BOOK REVIEW: THE CRIMINOLOGY OF BOXING, VIOLENCE AND DESISTANCE
THE CRIMINOLOGY OF BOXING, VIOLENCE AND DESISTANCE
Jump. D, (2020). Bristol University Press. pp221 (hdbk) £57.81. ISBN-10 : 1529203244
Jump’s publication The Criminology of Boxing, Violence and Desistance, presents a fascinating exploration into the exciting and, at times, contradictory world of pugilism. Employing an immersive ethnographic method, Jump utilises 3 in-depth narrative accounts of professional boxing coaches ‘Frank’, ‘Eric’, and ‘Leroy’. Through these authentic stories it allows the reader to understand how boxing practices, perform and maintain masculinity, including their assumed relationship with reducing violence and desistance. The book provides a critical discourse on the assumptions associated with boxing as ‘hook for change’ (p.2); seeking to understand this relationship between sport and crime prevention while drawing upon the most recent literature and theoretical frameworks to help explain it. Through Jump’s interrogation of the ideas and case studies, many central themes emerge such as; systemic poverty, the exclusory nature of boxing towards certain groups, lack of opportunities, lack of social mobility, problematic masculinity, and wider notions of social class.
The author begins with a brief history of boxing and its wider role within society and why this environment is a worthy area of study for the social researcher, this effectively sets the scene for its later evaluation. These earlier chapters (1 & 2) also contain a review on the most salient literature on desistance, such as Martinson’s revelations from the 1970s, that very little works in interventions on recidivism – Jump also outlines the links between sport (particularly conflict sports) and negative forms of masculinity, typically referred to as ‘hegemonic’ after Connell's influential work on domineering/subjugating forms of gender performance. Chapters 3 to 6 then introduces Jump’s collected data on 6 months of fieldwork, the bibliographical interviews of three individuals, all deeply entrenched in the boxing world. Chapters 7 and 8 illuminate the key findings from these accounts, with the final chapter being directed towards an evaluation of boxing as a means of desistance and the potential future policy changes.
The authors central finding is the revealing appraisal of boxing as an intervention on criminogenic attitudes, by showing an accurate portrayal of the shifting legitimacy of violence. It is both boxing and hypermasculinity laid bare - how it can be effectively utilised as a tool for change, that allows for the construction of the ‘new self’. Conversely, outlining what needs to change in order promote inclusivity in the sport and maximise its mechanisms for crime reduction. There are also several key insights in this work. For instance, Jump deconstructs some of the contradictions at the extreme end of masculinity, as a form of dominance and power but conversely, hegemonic masculinity as a barrier, ‘maintenance of masculine identities of his nature override men’s ability to desist’ (p.84). The author shows the intersectionality of gender, and how it is reflected in various ways ‘not only does the hegemonic pattern construct differences between men and women but it also seems to construct difference between class, race and status’ (p.31). Crucially, the accounts themselves, although tragic at times, provide powerful examples of challenging environments in which these young people operate - Jump manages to dissect their lived experiences with sharp academic insight. From these case studies Jump extends the idea of capital, advancing and operationalising the concept of ‘physical capital’ whereby men are using and crafting their physical bodies, into a form a currency with many uses such as a denial of victimhood.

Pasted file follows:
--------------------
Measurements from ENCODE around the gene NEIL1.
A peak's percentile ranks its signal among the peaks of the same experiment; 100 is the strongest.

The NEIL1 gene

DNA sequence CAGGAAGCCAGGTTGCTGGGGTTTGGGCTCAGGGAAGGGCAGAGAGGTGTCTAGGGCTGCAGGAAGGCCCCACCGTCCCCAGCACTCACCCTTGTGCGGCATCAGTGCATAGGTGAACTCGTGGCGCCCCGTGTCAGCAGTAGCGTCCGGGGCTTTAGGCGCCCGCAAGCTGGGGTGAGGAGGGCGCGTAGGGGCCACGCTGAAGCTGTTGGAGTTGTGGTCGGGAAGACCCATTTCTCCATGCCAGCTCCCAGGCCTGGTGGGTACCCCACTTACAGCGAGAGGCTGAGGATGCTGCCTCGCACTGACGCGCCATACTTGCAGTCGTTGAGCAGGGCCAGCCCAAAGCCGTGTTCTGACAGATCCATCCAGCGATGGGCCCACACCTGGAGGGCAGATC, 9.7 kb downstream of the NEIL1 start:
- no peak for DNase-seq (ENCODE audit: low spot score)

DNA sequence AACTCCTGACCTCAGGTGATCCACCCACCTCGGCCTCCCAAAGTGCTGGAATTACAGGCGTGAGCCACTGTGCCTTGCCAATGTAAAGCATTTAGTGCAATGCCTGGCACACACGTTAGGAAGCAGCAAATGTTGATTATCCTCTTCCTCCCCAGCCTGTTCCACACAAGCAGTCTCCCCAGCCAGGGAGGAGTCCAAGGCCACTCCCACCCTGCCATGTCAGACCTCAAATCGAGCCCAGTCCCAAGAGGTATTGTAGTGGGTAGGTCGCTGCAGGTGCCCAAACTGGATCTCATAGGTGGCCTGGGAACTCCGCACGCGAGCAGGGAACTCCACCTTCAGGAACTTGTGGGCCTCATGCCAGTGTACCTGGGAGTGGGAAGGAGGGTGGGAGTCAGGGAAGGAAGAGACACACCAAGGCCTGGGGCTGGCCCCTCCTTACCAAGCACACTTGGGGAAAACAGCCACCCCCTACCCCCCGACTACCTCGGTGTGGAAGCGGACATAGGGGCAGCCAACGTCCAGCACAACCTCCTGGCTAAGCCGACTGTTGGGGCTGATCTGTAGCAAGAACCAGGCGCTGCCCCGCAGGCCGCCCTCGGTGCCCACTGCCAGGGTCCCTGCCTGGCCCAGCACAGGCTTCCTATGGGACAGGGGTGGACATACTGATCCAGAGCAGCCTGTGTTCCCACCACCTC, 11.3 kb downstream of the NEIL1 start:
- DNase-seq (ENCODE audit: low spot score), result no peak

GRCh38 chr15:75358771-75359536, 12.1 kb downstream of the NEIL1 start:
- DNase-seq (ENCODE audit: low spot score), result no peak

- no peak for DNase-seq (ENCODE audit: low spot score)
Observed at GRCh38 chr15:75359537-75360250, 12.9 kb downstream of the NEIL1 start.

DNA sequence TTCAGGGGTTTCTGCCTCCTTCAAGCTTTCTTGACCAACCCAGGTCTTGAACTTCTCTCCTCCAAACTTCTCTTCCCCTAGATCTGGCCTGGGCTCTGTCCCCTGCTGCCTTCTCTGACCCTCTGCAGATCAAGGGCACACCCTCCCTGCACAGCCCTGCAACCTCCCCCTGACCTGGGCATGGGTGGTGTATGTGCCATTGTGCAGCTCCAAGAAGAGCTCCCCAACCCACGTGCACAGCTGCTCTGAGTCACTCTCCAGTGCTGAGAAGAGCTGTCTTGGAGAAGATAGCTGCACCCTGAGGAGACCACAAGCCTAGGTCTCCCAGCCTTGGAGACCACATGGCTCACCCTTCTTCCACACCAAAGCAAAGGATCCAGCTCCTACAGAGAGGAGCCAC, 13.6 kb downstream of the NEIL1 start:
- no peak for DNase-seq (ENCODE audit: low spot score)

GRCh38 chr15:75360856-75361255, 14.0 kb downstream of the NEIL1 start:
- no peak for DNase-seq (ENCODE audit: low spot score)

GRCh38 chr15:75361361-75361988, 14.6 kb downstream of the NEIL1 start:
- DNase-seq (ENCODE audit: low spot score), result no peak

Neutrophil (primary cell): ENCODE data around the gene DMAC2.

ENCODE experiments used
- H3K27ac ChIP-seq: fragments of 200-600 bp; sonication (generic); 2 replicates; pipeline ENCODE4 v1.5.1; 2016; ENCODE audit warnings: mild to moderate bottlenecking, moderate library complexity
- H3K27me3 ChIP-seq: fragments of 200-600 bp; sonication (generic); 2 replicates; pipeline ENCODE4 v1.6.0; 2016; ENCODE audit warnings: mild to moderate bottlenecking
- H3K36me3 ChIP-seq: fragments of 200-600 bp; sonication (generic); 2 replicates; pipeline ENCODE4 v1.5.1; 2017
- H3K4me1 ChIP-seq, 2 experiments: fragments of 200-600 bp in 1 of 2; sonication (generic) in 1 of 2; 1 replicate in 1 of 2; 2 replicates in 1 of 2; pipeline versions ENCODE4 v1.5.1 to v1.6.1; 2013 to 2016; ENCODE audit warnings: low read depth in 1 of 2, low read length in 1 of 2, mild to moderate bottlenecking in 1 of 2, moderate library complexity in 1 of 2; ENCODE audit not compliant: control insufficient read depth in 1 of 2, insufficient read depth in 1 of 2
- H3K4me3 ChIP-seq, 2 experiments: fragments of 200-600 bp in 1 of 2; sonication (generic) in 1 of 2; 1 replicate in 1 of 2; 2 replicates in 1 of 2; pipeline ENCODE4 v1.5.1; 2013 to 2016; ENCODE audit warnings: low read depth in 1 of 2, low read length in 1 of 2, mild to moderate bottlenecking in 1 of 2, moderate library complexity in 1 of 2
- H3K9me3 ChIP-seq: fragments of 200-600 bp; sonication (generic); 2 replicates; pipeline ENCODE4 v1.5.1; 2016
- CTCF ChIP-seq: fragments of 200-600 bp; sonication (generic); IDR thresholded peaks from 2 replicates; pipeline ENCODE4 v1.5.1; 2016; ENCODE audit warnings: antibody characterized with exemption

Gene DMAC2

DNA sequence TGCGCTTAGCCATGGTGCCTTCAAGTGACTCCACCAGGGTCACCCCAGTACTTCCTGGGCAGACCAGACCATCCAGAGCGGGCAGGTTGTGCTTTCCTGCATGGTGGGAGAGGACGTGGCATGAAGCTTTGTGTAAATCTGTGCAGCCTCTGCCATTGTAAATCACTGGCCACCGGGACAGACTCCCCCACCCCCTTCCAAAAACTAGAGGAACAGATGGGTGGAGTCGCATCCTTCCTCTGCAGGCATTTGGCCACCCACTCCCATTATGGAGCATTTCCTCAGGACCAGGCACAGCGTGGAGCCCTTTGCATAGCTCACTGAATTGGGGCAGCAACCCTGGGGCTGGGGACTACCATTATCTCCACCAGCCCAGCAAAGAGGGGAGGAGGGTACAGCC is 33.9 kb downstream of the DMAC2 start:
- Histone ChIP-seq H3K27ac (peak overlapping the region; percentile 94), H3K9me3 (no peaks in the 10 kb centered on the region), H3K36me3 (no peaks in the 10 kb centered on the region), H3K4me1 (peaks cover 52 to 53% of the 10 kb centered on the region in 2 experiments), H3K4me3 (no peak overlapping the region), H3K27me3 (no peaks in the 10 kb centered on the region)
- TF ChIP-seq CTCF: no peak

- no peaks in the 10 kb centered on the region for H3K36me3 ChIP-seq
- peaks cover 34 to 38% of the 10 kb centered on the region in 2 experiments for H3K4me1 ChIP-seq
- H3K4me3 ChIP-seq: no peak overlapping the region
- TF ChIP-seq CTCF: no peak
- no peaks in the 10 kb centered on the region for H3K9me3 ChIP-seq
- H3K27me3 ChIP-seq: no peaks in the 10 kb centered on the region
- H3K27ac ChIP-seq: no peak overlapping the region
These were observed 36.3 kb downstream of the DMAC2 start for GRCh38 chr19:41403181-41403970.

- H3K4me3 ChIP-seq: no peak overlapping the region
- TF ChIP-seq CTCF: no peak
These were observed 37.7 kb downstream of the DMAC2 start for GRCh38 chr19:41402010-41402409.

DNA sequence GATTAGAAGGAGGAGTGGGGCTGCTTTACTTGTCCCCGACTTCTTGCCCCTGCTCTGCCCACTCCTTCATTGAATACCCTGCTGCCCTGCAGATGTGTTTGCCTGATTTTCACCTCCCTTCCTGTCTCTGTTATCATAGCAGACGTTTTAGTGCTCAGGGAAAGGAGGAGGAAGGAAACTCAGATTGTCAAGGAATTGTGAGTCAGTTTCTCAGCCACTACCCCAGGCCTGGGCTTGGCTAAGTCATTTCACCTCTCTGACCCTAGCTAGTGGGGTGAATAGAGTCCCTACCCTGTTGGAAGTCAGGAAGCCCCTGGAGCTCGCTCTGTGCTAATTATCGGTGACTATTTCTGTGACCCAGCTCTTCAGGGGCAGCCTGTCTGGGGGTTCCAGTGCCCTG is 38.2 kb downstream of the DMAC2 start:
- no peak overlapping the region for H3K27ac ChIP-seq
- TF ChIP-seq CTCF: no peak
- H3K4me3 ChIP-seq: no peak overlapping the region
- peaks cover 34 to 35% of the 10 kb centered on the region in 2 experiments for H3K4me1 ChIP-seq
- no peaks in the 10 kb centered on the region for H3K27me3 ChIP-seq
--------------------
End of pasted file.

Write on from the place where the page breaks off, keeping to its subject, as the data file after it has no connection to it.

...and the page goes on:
In respect to the central claims, the author provides an effectively nuanced argument, noting the positive aspects to pugilism such as providing a fixed secure space, sense of belonging, fraternity and a ‘safe’ way to express closeness with other men. Nevertheless, acknowledging it’s dangers in creating situations of violence outside of that space ‘violence became an easily understandable and expected reaction to unfolding events (p.158). One of the central arguments is that there is an implicit assumption of such programmes as both a means of diversion and prevention towards criminality, suggesting this evidence base is lacking. If Jump is correct, then this has dramatic implications for future programmes and the considerable investment going into these areas from organisations such as the Youth Endowment Fund (YEF).
In closing, this book provides a fresh viewpoint on desistance from an empowering perspective, providing real insight in an arena fraught with context dependent truths and seeming inconsistencies. Along with increased theoretical understanding, this work also provides many useful recommendations for future social policies around ways to impact recidivism. Such as knowing the limitations of the programmes themselves, ensuring the importance of appropriate positive role models. Jump recognises that to move forward there must be an effort not to recondition harmful aspects of masculinity, instead where ‘young men are encouraged to view their masculinity in a more inclusive manner’ (p.172). Alternatively, by arguing for a more holistic approach that can provide a therapeutic element and grant what Jump discusses as a ‘redemptive script’, with interventions that can provide the cognitive changes necessary to make a real improvement in their criminogenic tendencies, and not just house these young men.
Anton Roberts, PhD researcher, Manchester Metropolitan University